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Thread: Drill Press chuck key size

  1. #1
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    Question Drill Press chuck key size

    Just picked up a used Powermatic 1140 DP a couple of weeks ago, can be seen here: http://www.sawmillcreek.org/showthread.php?t=115118 . It didn't come with a chuck key, so I'll need to get a replacement. Can anyone tell me what size to get; not sure what dimension is needed, is it the shaft or the key/gear (or whatever it is called) diameter?

    Also, can anyone direct me to a source for an owners manual for this particular DP?

    Thanks,
    Ed

  2. #2
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    Ed,
    Do a Google or a Bing for the manual or give Ebay a try. It might take a while but if you are persistent you will end up with one.
    As for the key try the same thing or check with the manufacturer if the folks on SMC can't help you.
    The local Borgs have replacement keys you might luck out there.
    David B

  3. #3
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    Ed, the chuck should have a number on it, which would cross reference to a key size.

    For example my Milwaukee drill has a Jacobs 33BA chuck, which a supplier can look up and determine that it takes a K32 key.

    Any industrial supplier should be able to supply a key...Regards, Rod.

  4. #4
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    Along the lines of what David and Rod said, here's a link to a page in MSC's catalog: http://www1.mscdirect.com/CGI/NNPDFF...0&PMT4TP=*LTIP
    Table in the upper left corner allows you to find the key for any number of Jacobs chucks.
    If your chuck is another brand, the hunt may be longer. You can trial fit various drill bits in the pilot hole to determine its size. Knowing that bit of information can narrow the search.
    There are self-ejecting chucks keys for a few bucks more. Firing up the drill press with one still in the chuck persuaded me they're a good idea.

    BobV

  5. #5
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    Spend the extra few bucks for the self ejecting key!!!!!!

    Is the chuck in good shape? If the teeth on the chuck is a little wasted, you may be better off buying a new chuck, since it comes with a key. Or you can upgrade to a bigger and/or better one. I bought a new key, and found out that the chuck teeth are actually the messed up part, and new key did not help at all.

  6. #6
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    Thanks to all who have replied so far. I looked at the chuck and the number on it is: RJ33-13L, it doesn't have the Jacobs name on it. I measured the pilot hole with a caliper and it comes to about .25". I looked at the MSC link and doesn't appear to list the exact model number that's on my chuck.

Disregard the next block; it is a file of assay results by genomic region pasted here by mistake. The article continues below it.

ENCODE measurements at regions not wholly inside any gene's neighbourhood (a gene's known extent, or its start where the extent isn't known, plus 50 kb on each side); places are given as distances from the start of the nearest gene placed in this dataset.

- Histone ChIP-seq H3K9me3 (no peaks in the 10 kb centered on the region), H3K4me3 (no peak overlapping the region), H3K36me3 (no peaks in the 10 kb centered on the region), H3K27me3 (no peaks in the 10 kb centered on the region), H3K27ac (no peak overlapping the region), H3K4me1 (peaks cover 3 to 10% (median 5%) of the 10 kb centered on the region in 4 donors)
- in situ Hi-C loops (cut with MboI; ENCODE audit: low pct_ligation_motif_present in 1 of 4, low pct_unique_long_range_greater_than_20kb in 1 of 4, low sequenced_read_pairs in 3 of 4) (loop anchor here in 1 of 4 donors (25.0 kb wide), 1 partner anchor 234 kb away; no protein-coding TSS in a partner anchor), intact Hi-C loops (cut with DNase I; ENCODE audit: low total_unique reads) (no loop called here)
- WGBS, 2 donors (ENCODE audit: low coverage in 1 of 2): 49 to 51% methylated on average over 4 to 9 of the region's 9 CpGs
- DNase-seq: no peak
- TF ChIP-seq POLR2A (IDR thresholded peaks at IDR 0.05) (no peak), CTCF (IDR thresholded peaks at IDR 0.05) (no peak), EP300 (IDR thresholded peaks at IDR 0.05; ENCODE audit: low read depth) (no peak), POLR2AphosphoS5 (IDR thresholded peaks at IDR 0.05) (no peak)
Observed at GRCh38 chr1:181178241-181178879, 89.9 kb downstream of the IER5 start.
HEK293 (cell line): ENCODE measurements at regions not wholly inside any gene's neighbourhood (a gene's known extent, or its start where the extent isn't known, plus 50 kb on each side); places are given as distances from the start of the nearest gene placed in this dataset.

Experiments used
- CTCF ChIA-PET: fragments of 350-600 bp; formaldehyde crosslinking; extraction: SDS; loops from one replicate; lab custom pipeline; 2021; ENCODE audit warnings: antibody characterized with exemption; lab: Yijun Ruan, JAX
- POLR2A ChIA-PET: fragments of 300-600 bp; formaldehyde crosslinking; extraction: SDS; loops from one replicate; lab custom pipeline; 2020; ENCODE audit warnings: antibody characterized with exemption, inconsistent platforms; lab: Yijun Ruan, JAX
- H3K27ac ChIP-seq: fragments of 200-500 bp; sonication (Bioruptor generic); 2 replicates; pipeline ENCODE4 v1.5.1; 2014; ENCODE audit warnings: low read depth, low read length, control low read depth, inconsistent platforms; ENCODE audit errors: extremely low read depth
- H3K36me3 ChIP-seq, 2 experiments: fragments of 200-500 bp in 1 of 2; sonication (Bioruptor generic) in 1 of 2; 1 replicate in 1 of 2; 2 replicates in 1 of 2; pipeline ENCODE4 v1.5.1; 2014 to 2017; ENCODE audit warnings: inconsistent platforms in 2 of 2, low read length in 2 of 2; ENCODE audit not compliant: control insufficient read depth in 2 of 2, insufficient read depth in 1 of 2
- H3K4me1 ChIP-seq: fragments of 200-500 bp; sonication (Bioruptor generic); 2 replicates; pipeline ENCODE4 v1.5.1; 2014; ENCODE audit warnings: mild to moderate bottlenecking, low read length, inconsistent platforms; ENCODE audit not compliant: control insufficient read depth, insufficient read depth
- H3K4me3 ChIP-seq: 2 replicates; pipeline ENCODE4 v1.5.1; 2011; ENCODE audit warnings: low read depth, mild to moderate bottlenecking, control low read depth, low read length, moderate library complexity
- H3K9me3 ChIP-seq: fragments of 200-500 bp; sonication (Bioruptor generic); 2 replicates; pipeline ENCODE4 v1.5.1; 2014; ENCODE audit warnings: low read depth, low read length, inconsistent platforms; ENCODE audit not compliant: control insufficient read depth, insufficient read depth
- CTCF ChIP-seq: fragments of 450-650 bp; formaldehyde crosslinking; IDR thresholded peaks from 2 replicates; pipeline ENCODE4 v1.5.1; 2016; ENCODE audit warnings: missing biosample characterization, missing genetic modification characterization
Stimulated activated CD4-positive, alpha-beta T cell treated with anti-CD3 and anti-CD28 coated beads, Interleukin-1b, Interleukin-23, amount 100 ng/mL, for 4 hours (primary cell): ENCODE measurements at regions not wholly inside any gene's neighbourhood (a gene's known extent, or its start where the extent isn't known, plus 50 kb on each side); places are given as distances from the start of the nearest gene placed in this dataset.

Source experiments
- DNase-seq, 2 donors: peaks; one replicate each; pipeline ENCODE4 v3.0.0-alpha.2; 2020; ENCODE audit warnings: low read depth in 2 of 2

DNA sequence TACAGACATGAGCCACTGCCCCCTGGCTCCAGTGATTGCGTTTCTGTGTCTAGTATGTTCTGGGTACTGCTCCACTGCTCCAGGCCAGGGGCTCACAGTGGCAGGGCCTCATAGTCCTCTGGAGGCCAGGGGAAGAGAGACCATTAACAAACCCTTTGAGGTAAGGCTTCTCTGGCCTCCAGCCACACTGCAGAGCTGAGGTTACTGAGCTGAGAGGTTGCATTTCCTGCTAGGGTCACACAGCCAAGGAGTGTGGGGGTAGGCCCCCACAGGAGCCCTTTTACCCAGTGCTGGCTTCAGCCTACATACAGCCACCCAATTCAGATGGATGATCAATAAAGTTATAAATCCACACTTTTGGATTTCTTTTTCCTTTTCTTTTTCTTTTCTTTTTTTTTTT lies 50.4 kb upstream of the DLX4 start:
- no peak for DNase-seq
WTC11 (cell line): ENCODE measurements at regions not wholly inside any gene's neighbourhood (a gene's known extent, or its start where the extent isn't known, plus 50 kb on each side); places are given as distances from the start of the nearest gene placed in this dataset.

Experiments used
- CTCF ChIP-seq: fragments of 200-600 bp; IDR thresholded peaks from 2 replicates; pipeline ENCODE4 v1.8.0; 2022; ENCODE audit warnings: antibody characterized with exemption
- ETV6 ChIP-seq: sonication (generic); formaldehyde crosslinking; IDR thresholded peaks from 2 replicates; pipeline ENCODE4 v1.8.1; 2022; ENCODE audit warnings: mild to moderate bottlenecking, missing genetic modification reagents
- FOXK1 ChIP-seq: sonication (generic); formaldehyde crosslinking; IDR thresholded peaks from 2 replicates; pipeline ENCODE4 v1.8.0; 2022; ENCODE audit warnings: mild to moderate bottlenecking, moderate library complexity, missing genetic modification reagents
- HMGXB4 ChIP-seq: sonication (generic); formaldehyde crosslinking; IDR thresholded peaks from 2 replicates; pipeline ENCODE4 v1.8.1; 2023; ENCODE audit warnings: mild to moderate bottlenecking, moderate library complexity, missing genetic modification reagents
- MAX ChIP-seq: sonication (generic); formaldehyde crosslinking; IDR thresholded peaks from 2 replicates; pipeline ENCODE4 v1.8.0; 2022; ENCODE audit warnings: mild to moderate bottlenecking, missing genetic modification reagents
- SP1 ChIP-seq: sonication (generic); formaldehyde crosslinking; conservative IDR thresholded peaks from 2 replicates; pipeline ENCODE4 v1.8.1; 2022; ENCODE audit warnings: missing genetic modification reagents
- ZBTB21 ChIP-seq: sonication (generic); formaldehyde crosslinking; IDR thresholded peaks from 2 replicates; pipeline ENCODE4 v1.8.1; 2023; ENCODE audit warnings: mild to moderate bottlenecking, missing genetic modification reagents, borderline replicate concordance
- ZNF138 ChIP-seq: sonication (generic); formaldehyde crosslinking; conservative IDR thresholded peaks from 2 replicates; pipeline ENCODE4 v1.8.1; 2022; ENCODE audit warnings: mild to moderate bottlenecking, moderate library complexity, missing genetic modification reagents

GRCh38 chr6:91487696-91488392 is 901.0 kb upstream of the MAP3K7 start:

The chuck teeth appear to be in good shape, but since I don't have a way of tightening the chuck, I can't tell if it is serviceable. It does operate smoothly though.

    I did check ebay for the manual and there is one listed for $15.00.

    Ed

  7. #7
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    Quote Originally Posted by Ed Bamba View Post
    I measured the pilot hole with a caliper and it comes to about .25".
    Calipers can be deceiving on a small hole like that, because the caliper jaws have thickness. A more reliable test requires a set of drill bits (ideally, by 64ths - and, if you own a drill press, a full 29-piece set, 1/16" - 1/2" by 64ths is a good investment) - put progressively larger bits into the hole until you find the bit that fails to go in; the size right below that is the size of the hole.

    The following is based on my limited knowledge: Most modern drill presses mount the chuck on a double-tapered adapter (J33 being a fairly common size for the chuck end, which is probably what yours is, given the number; the other end is most often a Morse taper). These are removed, I believe (someone correct me if I'm wrong, please), by driving wedges in next to the base of the chuck until the chuck pops off; or, some presses have a slot through the quill right at the end of the Morse taper end of the adapter, in which case you drive an appropriate wedge into the slot - have something to catch it, like a tupperware bowl. Then you can carry the chuck to a good tool store and match the chuck key directly; a good store can also advise you on the condition of the teeth on the chuck. You reinstall by making sure the tapers (male and female) are clean, inserting the taper in the tapered hole, and using the drill press itself to press the chuck into a block of wood on the table firmly (in the Tom Hanks sense, not the Arnold Schwartzenegger sense, of that word).

  8. #8
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    Save your money. Download the manual from PM. Just search for PM and your model number.

    That J33-13 sounds like a standard taper 1/2" chuck. You can probably get a key from the BORG.

  9. #9
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    When I got a replacement for my Delta, I got the 4 key cross with a magnet in the center, handy as a pocket on a shirt

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